Teens in particular have higher metabolism than any other age group on average, turning calories into muscles rather than fat much of the time. Teenage girls, age 15-18 need 1,200-3,000 calories a day, depending on their musculature and other factors, and teenage boys ages 15-18 require a whopping 2,100 to 3,900 calories a day.
Compare this to someone ages 40-45 (2,200-2,800 for Men, and 1,800-2,200 for Women), and the results speak for themselves. Teens have a metabolism that just doesn’t quit.
Then there’s the reason that the military envies the young, and recruits them at such a green age- the teenage body is well suited to regular abuse. Teens simply recover from workouts faster than those older than them.
The youngest age most weight trainers accept is 17, and these trainees often only 36 hours of cooldown, as opposed to older trainees (30-40 years of age) who typically require two days or more before they can continue training.
The term “Youthful” has been applied to skin for centuries, meant to capture the taut, smooth nature of younger skin. This skin looks and feels nice, sure, but its true benefit comes from how the tight nature of young skin prevents sagging from weight loss.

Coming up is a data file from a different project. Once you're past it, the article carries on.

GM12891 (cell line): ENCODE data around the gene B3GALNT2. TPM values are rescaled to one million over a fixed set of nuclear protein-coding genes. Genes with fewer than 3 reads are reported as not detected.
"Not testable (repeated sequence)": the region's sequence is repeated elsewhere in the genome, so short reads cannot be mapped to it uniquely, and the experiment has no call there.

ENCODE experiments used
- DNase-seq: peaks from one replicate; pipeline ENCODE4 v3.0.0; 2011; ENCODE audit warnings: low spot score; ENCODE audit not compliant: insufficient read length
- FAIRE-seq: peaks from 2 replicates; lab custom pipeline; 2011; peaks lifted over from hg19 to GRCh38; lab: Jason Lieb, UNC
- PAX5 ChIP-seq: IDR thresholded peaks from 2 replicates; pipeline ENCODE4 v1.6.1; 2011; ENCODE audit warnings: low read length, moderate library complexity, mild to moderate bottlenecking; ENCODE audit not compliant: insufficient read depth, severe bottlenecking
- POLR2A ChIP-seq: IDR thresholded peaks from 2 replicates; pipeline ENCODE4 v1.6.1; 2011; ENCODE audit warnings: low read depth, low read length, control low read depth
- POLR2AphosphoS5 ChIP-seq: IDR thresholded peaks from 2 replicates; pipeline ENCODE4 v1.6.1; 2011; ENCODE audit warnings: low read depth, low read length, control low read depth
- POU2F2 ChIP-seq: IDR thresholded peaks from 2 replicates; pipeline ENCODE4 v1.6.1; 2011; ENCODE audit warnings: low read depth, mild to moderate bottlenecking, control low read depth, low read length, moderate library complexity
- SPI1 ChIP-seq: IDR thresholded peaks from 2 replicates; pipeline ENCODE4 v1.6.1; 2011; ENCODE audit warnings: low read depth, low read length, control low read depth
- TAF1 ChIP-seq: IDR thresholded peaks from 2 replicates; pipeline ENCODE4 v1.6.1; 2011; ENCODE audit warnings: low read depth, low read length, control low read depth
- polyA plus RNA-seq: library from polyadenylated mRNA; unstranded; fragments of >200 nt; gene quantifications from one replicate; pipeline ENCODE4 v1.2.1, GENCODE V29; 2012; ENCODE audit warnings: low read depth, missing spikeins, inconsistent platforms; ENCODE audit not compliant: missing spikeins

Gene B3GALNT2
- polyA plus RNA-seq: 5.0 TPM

In a person’s younger years, their skin remains tight enough that losing significant amounts of weight in a short time span doesn’t result in large swaths of flabby skin hanging off of their body.
Some of the more frequently asked questions that revolve around the issues of obesity and liposuction surgery include:
The legal age for liposuction is, as mentioned earlier, eighteen years old. While there are cases wherein the person who received the liposuction was younger than that, like the case of Brooke Bates, it’s relatively uncommon, and you should only consider liposuction as a real option for cosmetic purposes once you’re 18 years old.
The American Society for Plastic Surgery’s aesthetic arm has released an official stance on the topic. They believe that people younger than 18 are “not well suited for operation”, and they caution parents and teenagers alike to “keep in mind that plastic surgery is real surgery, with great benefits, but also carries some risks.
Teens should have realistic expectations about plastic surgery and what it can do for them. In addition, certain milestones in growth and physical maturity must be achieved before undergoing plastic surgery.”
Health is far more important than age when considering if one is too old for liposuction or other plastic surgery procedures. There is no determined maximum age for someone who’s seeking liposuction as a form of cosmetic surgery, but if the patient has failing health or is otherwise incapacitated for medical reasons, it is strongly advised that they do not undergo liosuction or any other form of plastic surgery.
Contact us today to schedule your appointment with the renowned plastic surgeon and breast & body specialist Dr. Mark Schusterman. Take your first steps to a more beautiful you.
1200 Binz St Suite 1198, Houston, TX 77004